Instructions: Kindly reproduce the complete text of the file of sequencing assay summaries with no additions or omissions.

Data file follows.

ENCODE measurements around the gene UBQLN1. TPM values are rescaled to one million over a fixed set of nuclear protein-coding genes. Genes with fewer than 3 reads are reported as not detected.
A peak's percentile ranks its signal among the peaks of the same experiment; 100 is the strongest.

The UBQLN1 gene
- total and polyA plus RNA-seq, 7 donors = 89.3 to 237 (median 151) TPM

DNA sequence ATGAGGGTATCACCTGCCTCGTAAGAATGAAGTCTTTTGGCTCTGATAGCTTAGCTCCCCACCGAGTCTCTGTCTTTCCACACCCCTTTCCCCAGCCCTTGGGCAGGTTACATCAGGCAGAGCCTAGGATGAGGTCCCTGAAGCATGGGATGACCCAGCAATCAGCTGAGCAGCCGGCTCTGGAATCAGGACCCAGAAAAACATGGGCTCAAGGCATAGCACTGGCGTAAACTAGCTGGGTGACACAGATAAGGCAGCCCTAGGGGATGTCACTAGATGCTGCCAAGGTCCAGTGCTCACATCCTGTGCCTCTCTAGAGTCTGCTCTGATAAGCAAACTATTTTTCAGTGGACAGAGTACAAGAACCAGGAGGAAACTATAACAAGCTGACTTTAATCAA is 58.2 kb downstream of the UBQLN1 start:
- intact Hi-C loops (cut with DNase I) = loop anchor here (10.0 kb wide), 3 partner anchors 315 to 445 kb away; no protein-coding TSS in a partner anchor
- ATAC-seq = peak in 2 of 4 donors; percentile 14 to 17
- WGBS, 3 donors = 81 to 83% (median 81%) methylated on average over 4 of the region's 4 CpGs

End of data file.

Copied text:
ENCODE measurements around the gene UBQLN1. TPM values are rescaled to one million over a fixed set of nuclear protein-coding genes. Genes with fewer than 3 reads are reported as not detected.
A peak's percentile ranks its signal among the peaks of the same experiment; 100 is the strongest.

The UBQLN1 gene
- total and polyA plus RNA-seq, 7 donors = 89.3 to 237 (median 151) TPM

DNA sequence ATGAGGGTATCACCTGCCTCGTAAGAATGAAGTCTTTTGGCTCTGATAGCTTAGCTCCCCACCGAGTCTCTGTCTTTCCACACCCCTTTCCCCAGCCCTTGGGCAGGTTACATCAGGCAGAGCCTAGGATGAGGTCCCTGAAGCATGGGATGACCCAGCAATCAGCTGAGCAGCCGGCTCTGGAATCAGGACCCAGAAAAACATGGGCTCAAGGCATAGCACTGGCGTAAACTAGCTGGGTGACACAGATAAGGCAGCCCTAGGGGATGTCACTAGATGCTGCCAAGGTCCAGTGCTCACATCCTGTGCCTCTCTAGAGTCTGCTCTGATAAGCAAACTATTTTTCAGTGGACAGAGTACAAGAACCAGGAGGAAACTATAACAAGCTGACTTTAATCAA is 58.2 kb downstream of the UBQLN1 start:
- intact Hi-C loops (cut with DNase I) = loop anchor here (10.0 kb wide), 3 partner anchors 315 to 445 kb away; no protein-coding TSS in a partner anchor
- ATAC-seq = peak in 2 of 4 donors; percentile 14 to 17
- WGBS, 3 donors = 81 to 83% (median 81%) methylated on average over 4 of the region's 4 CpGs